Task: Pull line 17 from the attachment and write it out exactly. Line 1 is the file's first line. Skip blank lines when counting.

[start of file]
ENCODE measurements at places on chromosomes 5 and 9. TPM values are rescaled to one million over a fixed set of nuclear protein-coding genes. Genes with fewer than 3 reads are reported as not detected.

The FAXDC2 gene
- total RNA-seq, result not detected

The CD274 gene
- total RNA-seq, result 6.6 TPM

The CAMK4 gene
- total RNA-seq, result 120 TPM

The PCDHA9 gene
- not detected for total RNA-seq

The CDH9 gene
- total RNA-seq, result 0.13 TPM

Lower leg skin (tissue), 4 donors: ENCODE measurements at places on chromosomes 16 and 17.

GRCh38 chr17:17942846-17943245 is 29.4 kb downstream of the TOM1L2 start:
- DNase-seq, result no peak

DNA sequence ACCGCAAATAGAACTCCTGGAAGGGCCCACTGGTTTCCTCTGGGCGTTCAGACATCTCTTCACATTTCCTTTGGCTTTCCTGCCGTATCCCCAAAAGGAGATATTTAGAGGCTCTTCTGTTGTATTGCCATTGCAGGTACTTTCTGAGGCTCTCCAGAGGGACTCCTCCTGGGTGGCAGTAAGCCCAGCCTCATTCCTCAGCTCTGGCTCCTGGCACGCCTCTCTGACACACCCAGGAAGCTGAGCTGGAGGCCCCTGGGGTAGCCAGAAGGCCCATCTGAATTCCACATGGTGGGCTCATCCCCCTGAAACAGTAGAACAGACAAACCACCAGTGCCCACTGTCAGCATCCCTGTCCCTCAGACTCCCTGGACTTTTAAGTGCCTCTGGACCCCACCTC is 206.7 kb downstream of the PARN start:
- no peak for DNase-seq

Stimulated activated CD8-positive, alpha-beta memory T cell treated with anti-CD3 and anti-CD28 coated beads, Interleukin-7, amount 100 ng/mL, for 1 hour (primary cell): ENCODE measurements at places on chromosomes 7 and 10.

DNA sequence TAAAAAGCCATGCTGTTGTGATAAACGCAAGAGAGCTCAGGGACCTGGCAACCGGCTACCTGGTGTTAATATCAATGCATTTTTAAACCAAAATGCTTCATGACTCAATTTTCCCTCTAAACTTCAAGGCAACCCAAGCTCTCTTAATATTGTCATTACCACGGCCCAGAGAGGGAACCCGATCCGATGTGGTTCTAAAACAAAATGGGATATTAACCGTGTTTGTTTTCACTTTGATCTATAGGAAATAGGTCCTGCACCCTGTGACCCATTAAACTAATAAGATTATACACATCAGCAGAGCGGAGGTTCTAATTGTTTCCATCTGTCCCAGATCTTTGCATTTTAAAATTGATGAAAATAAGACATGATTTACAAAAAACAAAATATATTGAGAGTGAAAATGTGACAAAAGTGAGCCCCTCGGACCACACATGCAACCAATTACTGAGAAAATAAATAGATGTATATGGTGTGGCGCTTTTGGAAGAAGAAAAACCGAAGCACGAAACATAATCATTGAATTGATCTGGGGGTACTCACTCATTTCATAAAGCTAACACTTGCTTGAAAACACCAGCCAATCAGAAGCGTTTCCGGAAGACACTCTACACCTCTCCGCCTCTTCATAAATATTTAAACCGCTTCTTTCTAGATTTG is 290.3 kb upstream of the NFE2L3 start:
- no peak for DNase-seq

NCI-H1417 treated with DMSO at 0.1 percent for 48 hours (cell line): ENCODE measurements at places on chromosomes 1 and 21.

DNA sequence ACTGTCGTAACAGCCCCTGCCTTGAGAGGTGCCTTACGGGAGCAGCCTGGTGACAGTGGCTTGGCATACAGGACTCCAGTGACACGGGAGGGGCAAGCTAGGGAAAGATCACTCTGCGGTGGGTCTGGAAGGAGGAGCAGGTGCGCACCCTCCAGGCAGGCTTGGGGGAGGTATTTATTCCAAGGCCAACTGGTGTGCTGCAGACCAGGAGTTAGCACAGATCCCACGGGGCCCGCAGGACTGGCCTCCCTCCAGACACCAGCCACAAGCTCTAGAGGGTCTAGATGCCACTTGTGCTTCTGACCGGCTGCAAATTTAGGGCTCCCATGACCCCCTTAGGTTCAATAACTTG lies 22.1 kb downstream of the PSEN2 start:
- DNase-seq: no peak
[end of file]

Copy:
Stimulated activated CD8-positive, alpha-beta memory T cell treated with anti-CD3 and anti-CD28 coated beads, Interleukin-7, amount 100 ng/mL, for 1 hour (primary cell): ENCODE measurements at places on chromosomes 7 and 10.